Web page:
In this post I’m relating a conversation that will give you a good insight into the book review business and prevailing attitudes.
Mike Tibby works for Quality Books Inc. For more than 4 decades Quality Books Inc. has been dedicated to being the premier supplier of small press titles and special interest non-print resources to the library community. They stock titles from nearly 1800 small and independent presses and are committed to bringing the voices of the vibrant small press community to a larger audience through libraries.
Rick Gelinas (an aspiring author): “How does a first-time, unknown self-publisher of a hardcover modern-day romance/adventure novel get a professional review?”
Mike Tibby (a publishing professional): I don’t think there is a simple answer to Rick’s question. A cynical–yet truthful–reply might be: Write in a less crowded field. There are so many “hardcover modern-day romance/adventure” novels out there that you are fighting some well-established authors and publishers for space and time.
Rick: “It seems to me that signed and well written reviews by honest ordinary folk–let’s say strangers one meets at the supermarket, or readers who respond to a notice at the public library–will look a lot better on my dust jacket than no reviews at all.”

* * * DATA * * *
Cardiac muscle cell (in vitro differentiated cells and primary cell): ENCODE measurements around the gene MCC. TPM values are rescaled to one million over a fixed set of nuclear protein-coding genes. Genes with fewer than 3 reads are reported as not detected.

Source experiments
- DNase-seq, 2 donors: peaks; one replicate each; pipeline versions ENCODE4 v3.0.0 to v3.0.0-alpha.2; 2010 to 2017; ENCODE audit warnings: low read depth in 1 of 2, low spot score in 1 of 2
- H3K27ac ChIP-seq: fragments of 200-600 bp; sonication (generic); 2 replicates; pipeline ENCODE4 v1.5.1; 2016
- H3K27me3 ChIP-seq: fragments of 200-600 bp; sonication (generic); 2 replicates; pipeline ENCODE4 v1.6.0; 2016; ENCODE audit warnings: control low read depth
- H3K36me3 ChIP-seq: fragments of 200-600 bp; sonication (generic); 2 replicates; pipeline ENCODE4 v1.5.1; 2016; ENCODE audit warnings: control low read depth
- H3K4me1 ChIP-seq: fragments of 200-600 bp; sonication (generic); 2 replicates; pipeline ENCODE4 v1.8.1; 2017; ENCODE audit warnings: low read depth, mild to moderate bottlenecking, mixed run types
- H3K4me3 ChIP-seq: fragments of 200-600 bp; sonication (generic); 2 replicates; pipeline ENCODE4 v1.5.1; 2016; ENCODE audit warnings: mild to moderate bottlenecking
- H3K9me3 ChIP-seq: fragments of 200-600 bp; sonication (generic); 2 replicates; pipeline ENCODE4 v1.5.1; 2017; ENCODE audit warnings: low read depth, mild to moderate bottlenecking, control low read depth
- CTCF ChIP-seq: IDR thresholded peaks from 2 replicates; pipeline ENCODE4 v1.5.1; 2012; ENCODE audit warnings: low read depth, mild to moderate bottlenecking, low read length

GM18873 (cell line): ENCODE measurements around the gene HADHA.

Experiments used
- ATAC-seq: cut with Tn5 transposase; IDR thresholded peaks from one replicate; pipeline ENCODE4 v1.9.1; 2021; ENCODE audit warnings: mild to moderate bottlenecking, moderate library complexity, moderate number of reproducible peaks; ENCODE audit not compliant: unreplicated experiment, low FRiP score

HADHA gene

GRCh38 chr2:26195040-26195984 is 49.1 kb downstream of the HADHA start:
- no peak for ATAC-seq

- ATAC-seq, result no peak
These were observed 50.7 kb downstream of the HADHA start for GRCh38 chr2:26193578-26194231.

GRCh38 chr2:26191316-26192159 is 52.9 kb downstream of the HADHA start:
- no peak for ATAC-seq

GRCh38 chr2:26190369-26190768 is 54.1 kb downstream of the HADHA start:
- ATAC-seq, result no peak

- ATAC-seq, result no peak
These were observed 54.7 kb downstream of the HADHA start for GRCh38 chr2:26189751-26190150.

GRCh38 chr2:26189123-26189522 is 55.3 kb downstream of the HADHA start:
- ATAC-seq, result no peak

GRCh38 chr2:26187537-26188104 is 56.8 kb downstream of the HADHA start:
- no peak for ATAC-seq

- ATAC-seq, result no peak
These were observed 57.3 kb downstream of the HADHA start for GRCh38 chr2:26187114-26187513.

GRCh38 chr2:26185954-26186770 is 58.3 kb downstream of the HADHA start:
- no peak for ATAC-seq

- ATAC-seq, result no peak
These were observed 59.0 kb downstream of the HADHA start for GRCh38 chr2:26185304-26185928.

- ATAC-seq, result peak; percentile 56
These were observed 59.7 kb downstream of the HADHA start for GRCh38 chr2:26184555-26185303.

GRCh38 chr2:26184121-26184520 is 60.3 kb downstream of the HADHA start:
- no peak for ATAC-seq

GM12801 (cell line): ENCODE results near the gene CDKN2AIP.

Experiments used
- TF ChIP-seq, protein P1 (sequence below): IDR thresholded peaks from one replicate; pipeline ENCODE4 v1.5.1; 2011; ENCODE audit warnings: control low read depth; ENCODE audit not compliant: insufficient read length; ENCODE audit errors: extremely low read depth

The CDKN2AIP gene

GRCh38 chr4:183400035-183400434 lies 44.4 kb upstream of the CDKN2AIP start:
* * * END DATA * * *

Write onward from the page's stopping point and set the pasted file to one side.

Mike: They may look better but they may not read well at all. And when QBI (Quality Books Inc) considers a title for distribution, oodles of reviews by “honest ordinary” but unknown folk, no matter how warm and friendly to the book the reviews are, are considered less than meaningless.
Rick: “I’m more than a little put off by the ugly things being written every day by so-called professional reviewers whose grandiloquent prose reveals they write while drunk on self-love and with a universal disdain for all unknown writers. What do you call a thousand professional reviewers tied together at the bottom of the sea? A good beginning. Do I sound teed off at professional reviewers? Well gee whiz!”
Mike: Well, that diatribe is certainly a good start for getting professional reviews. As a professional, if freelance, reviewer, I am greatly put off by the drivel being written every day by so-called professional authors whose copious prose reveals an unmerited enthrallment with their writing style and subject matter. Yet I’m always eager to start–or at least browse–the next title. Do I sound teed off at authors? Well yes and no: I’ve never rejected reviewing a small press title for crappy writing, but I’ve rejected many titles from larger publishers for that very reason. (Disclaimer: I review only non-fiction.) This dichotomy probably reflects the more arduous path small press titles face in getting past my editor and his selectors rather than the relative merits of large-press authors’ abilities, but the big guys publish more bad books as well as more good ones. Golly gosh darn. Have you tried Midwest Book Review? Jim’s stable of reviewers are erudite and well thought of. Many librarians read MBR and once you get a reliable bibliographic and sales history, the prepublication reviewers may well fall in line. But seriously, the genre in which you say you are writing is a very crowded field. Review organs have only so much space.